The conclusions in John Steinbeck’s “Of Mice and Men” Essay

The construction and manner of John Steinbeck’s Of Mice and Men contribute to the decisions which can be drawn from this novel. and this can be seen peculiarly in the novel’s debuts. where it can be seen that the decisions drawn are built-in. Two debuts in peculiar express the novel’s decisions: the debut to the bunk house and its dwellers. and the debut to a decease on the spread. where decisions about individuality. solitariness. hope. and the inevitableness of the failure of the American Dream during the Depression old ages are reflected.

One decision which is implicitly expressed in Of Mice and Men’s debuts is that of the significance of a occupation in a person’s individuality. This is peculiarly significance in the this Depression novel as during the Depression. the mean American was identified non by their name but by the service they did to the state. and that meant what occupation they did. This can be seen several times during our debut to the dwellers of the spread. On page 20 one we see the first mention to Crooks. who remains nameless until subsequently on: “The stable buck’s a nigger” . This is a mention to his occupation. which gives him individuality as the stable vaulting horse. even though nameless at this point. This is besides true of the foreman. who remains unidentified throughout the fresh – his occupation is what gives him an individuality “The foreman stepped into the room” page 20 two. On page 20 five. Candy. nameless at this point. is referred to as “the swamper” and this shows once more that occupation gives one individuality.

The most expressed illustration of a function giving one individuality in the novel is Curley’s married woman. who remains nameless throughout the novel. like the foreman. and it is clear that she had no individuality before her matrimony to Curley: she may hold hoped. that by the matrimony and deriving a signifier of individuality she may accomplish her dream of traveling to Hollywood. However. it is in Slim that we see that a occupation can give you non merely individuality. but besides authorization. Slim receives the longest description of any character in the novel ( page 30 four/thirty five ) and most of this transition describes his occupation. He is a “jerkline skinner” and was capable of “driving…20 mules in a individual line” and “killing a fly…the mule” and these show that Slim’s authorization is gained non merely by the “majesty” in which he walked. but besides because he was a valued worker and he had mastered his occupation. which was stable. unlike the other floating ranch custodies. Therefore. we can see that individuality and authorization in Of Mice and Men’s debuts reflects non merely the decisions of the novel but besides the life style of Americans during the Depression.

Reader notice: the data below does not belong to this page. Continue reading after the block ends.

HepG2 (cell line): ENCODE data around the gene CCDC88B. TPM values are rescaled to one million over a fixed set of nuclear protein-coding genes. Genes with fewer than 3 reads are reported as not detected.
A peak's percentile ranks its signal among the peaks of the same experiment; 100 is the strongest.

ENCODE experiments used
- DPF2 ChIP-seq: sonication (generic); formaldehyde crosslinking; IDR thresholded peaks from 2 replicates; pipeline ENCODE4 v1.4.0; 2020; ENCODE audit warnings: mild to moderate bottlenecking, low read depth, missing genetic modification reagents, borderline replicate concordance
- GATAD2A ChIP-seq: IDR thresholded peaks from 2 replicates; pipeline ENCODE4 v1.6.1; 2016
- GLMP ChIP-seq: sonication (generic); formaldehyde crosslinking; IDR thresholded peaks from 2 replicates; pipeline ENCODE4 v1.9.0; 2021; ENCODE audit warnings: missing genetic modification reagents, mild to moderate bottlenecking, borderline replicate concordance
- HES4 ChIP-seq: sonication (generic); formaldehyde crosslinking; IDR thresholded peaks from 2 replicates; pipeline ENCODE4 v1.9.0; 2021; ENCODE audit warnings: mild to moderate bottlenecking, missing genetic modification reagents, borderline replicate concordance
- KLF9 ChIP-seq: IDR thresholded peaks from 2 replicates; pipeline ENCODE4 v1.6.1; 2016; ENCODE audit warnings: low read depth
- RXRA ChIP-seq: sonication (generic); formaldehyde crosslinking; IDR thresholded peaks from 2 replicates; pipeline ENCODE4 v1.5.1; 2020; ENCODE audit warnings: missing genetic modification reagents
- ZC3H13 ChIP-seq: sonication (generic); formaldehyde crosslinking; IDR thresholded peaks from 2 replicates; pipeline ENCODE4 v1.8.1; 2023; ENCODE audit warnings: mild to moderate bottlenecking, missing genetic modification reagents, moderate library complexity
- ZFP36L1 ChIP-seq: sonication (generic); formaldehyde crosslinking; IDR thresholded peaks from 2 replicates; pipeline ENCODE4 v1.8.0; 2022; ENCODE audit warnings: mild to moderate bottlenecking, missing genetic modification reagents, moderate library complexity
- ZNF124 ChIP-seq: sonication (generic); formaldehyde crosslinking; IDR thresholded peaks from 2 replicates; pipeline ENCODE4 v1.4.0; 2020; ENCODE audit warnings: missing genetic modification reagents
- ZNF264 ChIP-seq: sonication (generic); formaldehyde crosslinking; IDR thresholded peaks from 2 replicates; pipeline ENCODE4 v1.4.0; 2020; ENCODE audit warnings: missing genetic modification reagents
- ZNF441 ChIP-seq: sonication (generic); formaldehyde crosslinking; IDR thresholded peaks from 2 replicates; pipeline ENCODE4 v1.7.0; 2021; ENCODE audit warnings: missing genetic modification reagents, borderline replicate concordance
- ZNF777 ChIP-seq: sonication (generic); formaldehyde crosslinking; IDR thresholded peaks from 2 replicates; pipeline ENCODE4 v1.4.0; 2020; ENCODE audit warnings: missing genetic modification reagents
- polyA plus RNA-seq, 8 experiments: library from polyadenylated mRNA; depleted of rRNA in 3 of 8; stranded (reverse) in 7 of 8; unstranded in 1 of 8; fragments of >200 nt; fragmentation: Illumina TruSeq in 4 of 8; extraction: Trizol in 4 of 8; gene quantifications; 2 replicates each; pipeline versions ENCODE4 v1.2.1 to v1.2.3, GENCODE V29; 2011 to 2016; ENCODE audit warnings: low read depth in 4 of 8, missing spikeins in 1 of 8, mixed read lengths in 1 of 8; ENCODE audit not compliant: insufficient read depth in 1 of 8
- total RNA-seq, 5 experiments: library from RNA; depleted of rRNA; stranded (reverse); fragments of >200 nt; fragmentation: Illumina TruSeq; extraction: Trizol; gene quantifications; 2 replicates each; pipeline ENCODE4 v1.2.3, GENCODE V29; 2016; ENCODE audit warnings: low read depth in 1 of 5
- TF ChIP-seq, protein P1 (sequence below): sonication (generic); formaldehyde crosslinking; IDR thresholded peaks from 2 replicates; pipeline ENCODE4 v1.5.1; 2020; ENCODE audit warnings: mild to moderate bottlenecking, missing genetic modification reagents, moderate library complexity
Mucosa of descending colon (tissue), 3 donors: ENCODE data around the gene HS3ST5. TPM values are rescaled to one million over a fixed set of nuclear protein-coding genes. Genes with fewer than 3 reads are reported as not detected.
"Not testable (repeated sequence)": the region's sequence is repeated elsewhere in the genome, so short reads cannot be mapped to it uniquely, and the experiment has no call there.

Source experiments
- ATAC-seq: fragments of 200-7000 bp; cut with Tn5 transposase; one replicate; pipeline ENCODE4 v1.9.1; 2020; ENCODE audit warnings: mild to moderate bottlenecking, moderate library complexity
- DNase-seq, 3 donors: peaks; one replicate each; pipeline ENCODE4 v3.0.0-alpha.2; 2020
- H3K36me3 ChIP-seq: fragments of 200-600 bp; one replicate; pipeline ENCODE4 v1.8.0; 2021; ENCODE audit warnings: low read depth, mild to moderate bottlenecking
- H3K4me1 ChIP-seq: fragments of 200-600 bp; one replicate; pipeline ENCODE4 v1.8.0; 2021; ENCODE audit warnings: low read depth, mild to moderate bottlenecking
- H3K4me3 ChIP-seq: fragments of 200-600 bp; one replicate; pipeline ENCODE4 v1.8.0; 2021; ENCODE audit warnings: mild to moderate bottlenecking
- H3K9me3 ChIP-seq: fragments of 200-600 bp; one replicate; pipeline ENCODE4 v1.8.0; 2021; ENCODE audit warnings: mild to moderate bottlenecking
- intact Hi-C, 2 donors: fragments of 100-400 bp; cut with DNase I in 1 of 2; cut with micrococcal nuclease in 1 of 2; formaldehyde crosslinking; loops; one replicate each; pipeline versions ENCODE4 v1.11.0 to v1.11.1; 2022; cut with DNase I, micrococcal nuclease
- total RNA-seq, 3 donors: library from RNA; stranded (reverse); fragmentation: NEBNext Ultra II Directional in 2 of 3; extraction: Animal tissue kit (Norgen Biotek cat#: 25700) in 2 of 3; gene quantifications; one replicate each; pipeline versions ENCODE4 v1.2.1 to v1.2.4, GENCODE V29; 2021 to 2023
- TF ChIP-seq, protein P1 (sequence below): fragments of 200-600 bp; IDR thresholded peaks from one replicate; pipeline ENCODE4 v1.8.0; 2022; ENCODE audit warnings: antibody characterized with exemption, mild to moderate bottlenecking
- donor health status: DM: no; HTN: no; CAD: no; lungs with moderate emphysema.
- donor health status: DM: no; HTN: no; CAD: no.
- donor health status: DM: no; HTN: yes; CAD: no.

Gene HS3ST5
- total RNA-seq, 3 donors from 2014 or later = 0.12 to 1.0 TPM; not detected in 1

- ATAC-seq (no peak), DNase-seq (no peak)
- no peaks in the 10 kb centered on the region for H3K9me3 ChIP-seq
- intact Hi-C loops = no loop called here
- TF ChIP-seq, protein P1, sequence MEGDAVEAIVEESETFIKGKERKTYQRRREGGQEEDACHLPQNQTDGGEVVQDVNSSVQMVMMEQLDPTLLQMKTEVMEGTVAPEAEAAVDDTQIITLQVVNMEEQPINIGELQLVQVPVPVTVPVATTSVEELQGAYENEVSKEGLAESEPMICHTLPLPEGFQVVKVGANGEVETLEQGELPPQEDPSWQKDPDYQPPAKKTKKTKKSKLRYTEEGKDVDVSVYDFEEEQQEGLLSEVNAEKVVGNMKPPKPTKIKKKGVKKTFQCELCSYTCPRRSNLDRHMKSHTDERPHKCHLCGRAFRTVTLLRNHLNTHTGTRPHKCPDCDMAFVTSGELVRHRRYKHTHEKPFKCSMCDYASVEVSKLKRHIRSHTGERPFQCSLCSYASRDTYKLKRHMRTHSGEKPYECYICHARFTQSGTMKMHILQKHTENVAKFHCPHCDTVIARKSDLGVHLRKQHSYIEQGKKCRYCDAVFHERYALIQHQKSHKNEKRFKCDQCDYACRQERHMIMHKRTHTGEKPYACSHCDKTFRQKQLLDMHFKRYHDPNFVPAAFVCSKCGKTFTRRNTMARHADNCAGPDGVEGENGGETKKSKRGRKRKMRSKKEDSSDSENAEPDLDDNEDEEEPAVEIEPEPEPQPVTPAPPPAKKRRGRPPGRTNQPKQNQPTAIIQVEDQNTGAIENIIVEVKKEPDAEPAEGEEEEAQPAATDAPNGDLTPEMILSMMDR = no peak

A decision about purdah can be drawn from the transitions. that is. that people become “mean” or unhappy when they are entirely. and this is relevant to this novel as George and Lennie are the lone 1s in the novel. apart from Candy and his Canis familiaris. with a comrade and this means that they are different from others and they have dreams and hope. This is shown in the debut to decease. that of Candy’s Canis familiaris. where we see that George. Candy and Lennie. with each other. can be after puting up their ain spread ( page 50 nine/page sixty one ) . As they have each other. we can besides see that they know each other better than most people do. peculiarly in George and Lennie’s instance. We see during the suspense filled minutes before the killing the immature spread manus Whit. who talks about a adult male he used to work with called Bill Tenner: “Little guy…drove a cultivator” and this was the lone item about Bill they remembered. and they merely knew him good plenty to name him a “nice fella” and we can see this being repeated several times in the transition which introduces the ranch custodies every bit good. with Candy mentioning to both the Boss and Crooks as a “nice fella” .